I don’t usually write about my own dreams on this blog, but I had a recent dream that reminded me of an elemental truth. Here is the dream:
I was riding a horse down a river with the water up to the horse’s knees, and I had a fishing rod in my hand and I was fishing. I looked to the river bank, and someone pointed out an ancient path still visible on the river bank and below the high water line. There were exposed rocks marking the path and an ancient human skull. I think the dream took place in England.
This dream reminded me of the truth that there is an ancient path still available to modern men and women. Perhaps the most direct method to access this path is through our dreams at night, and Jungian psychology and psychotherapy can be a map and container for this quest and process.
One of my favorite Jungian authors who wrote about the concept that I’m calling “the ancient path” is analyst and evolutionary psychiatrist Anthony Stevens. It was while I was re-reading his excellent book, The Two Million-Year-Old Self, that I had the above dream.
The images of the ancient path and the human skull from my dream represented my own ancient path and inner ancient man, my two million-year-old Self. In the dream I was also riding a horse down river while fishing. These are further dream images that stress the spiritual significance of this dream for me.
Dreams are not like tonsils. Vestigial structures or organs like tonsils, no longer seem to serve a purpose. There may be no practical or obvious reasons for us to still have ancient, vestigial organs like our tonsils, but there are deep, spiritual, psychological and evolutionary reasons for us to continue to carry forward a relationship with dreams and the ancient path.
Dreams have an important spiritual and psychological structure and function, and a reductionary approach to them akin to that of a vestigial structure or organ, is diminishing one of the last true “oases of spiritual vitality,” left to us, as Stevens (1993) so aptly puts it.
Dreams continue to remind us of this fact like they did for me in my above dream. These messages simply do not go away. For psychotherapists who work with dreams, we see again and again in our clients’ dreams important references to dreams as meaningful, spiritual, and functional–pointing toward a way of being that can fittingly be described as an “ancient way or path.” Stevens (1993) said, “Dreams represent our primordial habitat, our last wilderness, and we must protect them with as much fervor as the rain forests, the ozone layer, the elephant, and the whale” (p. 123).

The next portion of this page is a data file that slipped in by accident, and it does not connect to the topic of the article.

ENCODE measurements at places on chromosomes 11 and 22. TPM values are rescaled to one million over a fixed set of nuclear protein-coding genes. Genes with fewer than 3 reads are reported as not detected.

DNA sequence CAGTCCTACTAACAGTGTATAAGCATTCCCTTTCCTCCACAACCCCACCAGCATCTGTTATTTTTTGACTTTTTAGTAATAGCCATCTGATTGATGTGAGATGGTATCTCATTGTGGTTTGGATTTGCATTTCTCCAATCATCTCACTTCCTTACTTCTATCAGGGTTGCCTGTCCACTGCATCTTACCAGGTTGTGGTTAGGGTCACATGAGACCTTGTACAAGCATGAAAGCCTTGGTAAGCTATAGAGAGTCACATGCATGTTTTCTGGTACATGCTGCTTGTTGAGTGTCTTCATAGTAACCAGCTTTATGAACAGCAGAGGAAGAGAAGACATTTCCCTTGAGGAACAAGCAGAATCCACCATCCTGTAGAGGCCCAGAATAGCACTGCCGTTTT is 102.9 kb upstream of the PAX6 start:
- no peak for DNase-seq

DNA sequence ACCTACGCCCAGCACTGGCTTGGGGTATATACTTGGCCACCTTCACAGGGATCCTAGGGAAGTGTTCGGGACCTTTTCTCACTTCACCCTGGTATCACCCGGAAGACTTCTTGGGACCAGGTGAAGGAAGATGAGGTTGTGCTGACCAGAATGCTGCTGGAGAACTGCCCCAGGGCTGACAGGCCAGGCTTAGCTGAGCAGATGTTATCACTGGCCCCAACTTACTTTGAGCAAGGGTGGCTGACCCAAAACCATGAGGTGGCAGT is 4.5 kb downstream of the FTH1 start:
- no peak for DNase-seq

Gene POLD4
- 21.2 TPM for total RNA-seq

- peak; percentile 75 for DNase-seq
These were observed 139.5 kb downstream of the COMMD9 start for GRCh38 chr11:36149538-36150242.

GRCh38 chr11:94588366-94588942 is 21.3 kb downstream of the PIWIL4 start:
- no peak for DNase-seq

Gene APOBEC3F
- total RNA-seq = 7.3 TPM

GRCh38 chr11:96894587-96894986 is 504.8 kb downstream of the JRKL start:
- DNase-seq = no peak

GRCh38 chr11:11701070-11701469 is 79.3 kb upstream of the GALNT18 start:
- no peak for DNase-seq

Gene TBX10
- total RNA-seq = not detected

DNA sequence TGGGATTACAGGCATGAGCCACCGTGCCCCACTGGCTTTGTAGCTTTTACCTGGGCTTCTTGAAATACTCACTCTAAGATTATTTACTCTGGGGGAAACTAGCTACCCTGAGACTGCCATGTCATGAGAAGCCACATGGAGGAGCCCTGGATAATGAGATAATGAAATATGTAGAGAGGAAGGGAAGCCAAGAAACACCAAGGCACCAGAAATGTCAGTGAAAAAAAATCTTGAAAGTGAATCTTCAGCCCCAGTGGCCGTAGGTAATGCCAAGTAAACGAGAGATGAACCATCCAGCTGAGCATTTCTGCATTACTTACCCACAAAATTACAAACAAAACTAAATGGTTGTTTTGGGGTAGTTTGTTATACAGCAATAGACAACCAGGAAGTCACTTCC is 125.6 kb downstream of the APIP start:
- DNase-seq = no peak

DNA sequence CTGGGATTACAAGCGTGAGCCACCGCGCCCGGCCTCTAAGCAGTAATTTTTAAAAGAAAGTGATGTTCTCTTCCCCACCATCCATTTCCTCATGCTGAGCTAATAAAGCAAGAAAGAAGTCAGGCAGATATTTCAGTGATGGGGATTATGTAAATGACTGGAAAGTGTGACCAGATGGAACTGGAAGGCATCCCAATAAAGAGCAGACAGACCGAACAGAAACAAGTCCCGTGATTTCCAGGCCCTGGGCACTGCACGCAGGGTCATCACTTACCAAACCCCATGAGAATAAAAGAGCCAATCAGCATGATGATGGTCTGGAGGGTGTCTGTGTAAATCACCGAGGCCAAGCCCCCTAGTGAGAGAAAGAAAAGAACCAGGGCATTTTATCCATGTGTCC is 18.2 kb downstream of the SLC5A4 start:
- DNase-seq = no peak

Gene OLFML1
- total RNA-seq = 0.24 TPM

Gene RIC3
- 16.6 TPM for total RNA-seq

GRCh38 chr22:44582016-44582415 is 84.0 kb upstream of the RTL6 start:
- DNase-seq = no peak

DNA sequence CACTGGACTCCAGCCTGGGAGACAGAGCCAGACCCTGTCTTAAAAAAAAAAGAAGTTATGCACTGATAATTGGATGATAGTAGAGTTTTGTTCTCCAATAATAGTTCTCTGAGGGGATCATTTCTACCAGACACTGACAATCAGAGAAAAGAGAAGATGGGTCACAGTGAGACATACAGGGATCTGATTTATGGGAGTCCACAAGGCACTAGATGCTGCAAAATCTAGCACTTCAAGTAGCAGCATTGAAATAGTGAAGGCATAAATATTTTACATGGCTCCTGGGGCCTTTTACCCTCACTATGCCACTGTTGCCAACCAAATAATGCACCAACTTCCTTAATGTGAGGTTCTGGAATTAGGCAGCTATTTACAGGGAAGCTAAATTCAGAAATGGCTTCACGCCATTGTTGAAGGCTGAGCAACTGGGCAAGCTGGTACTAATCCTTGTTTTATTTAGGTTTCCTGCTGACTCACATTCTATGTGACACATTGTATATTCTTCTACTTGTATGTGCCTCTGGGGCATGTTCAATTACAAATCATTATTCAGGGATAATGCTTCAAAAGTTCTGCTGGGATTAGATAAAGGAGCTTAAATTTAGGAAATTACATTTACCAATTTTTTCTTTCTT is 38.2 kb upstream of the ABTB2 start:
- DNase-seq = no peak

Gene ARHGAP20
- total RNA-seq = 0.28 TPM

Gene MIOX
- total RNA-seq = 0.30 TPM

A large part of that which makes Jungian psychology and psychotherapy unique is profound respect for the ancient path. Protecting dreams and the ancient path is typically embraced by both the Jungian psychotherapist and his or her client for any deep psychological change process to take place.
Stevens (1993, p. 119) posed an excellent question toward the conclusion of his book. He said, “What may we do about making the two million-year-old man or woman within us feel more at home in the contemporary world?” This question is particularly fitting in this modern age of run-away technology and consumerism, which is more and more competing with the ancient way and core principles, values and behavior that make us uniquely human. Steven’s question is tasked to all of us and we all will have our own individual and unique answer to his question.
What can you do to make your two million-year-old man or woman, feel more at home in your world? Although we will need to answer this question for ourselves, there are a few things we do know. The ancient path helps to make us whole, and brings a deep kind of meaning and purpose that cannot be discovered elsewhere. Meaning that is generated from a connection to the ancient path and the deep Self, the two million-year-old man or woman within, has the potential to transform and bring balance to the individual psyche and to a life and world that has lost touch with the dream and the vital ancient ways.
Stevens, A. (1993). The Two Million-Year-Old Self. College Station: Texas A&M University Press.